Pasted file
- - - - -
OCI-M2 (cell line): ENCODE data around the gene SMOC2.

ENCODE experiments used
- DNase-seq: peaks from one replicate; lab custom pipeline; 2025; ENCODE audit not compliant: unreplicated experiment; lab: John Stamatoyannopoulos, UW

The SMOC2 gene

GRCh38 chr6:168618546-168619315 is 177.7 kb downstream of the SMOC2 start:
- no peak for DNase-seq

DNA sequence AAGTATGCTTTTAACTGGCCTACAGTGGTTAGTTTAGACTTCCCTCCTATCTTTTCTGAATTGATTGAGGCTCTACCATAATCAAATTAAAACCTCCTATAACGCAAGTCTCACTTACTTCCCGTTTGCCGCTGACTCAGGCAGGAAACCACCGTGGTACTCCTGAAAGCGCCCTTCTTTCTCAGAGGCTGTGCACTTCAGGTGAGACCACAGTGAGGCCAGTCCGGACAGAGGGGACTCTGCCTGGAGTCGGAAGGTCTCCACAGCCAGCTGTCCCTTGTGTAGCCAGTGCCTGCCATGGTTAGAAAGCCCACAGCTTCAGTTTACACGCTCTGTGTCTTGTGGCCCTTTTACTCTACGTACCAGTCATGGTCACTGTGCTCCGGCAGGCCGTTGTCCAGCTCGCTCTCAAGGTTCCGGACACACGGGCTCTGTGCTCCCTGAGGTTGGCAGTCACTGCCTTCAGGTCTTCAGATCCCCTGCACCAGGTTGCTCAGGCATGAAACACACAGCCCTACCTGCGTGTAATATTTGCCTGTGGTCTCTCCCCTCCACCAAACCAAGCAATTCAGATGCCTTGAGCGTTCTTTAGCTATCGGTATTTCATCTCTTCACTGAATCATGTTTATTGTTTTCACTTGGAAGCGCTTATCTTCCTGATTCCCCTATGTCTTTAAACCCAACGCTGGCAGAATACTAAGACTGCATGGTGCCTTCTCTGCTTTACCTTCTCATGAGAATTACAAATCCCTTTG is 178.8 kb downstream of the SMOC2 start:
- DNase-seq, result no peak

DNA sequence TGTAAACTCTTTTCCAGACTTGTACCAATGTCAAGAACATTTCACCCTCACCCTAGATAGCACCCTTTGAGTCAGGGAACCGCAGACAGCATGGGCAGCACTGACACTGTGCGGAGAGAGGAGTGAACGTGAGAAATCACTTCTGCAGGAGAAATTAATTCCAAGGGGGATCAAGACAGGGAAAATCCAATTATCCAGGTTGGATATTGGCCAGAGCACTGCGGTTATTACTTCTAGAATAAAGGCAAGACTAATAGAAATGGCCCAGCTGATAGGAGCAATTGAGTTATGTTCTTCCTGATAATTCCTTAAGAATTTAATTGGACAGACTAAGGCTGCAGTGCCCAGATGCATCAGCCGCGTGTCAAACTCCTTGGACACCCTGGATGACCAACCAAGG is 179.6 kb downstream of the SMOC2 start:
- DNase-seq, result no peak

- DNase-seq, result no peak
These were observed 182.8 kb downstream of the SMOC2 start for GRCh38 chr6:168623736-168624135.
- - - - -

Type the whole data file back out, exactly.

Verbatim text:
OCI-M2 (cell line): ENCODE data around the gene SMOC2.

ENCODE experiments used
- DNase-seq: peaks from one replicate; lab custom pipeline; 2025; ENCODE audit not compliant: unreplicated experiment; lab: John Stamatoyannopoulos, UW

The SMOC2 gene

GRCh38 chr6:168618546-168619315 is 177.7 kb downstream of the SMOC2 start:
- no peak for DNase-seq

DNA sequence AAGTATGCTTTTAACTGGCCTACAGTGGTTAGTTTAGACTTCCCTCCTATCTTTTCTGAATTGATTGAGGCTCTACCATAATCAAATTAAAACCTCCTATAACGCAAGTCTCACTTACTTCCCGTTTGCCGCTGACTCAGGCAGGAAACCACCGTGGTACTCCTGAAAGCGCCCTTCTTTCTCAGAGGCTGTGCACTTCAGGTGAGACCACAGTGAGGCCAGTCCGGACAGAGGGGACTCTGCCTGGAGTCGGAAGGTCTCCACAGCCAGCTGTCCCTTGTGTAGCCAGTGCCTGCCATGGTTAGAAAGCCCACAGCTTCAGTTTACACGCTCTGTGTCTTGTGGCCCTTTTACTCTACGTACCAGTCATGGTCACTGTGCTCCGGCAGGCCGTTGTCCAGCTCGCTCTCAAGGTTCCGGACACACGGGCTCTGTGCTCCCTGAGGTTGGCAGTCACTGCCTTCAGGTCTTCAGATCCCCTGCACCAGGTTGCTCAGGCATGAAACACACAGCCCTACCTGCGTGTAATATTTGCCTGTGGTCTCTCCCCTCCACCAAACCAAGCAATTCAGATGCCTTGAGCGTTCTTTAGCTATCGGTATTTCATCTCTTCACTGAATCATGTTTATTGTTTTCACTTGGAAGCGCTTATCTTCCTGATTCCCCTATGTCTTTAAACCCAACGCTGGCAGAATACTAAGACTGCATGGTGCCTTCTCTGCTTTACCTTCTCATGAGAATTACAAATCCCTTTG is 178.8 kb downstream of the SMOC2 start:
- DNase-seq, result no peak

DNA sequence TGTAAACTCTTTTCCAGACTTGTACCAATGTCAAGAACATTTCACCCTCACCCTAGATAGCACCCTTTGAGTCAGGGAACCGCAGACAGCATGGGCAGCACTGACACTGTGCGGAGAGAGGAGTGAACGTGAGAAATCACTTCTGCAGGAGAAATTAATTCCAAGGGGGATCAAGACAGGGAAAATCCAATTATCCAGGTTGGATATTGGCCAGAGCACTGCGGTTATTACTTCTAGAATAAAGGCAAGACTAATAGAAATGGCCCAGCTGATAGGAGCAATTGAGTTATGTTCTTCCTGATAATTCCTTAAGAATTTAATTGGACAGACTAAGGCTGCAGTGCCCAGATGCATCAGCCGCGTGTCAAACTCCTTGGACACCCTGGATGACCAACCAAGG is 179.6 kb downstream of the SMOC2 start:
- DNase-seq, result no peak

- DNase-seq, result no peak
These were observed 182.8 kb downstream of the SMOC2 start for GRCh38 chr6:168623736-168624135.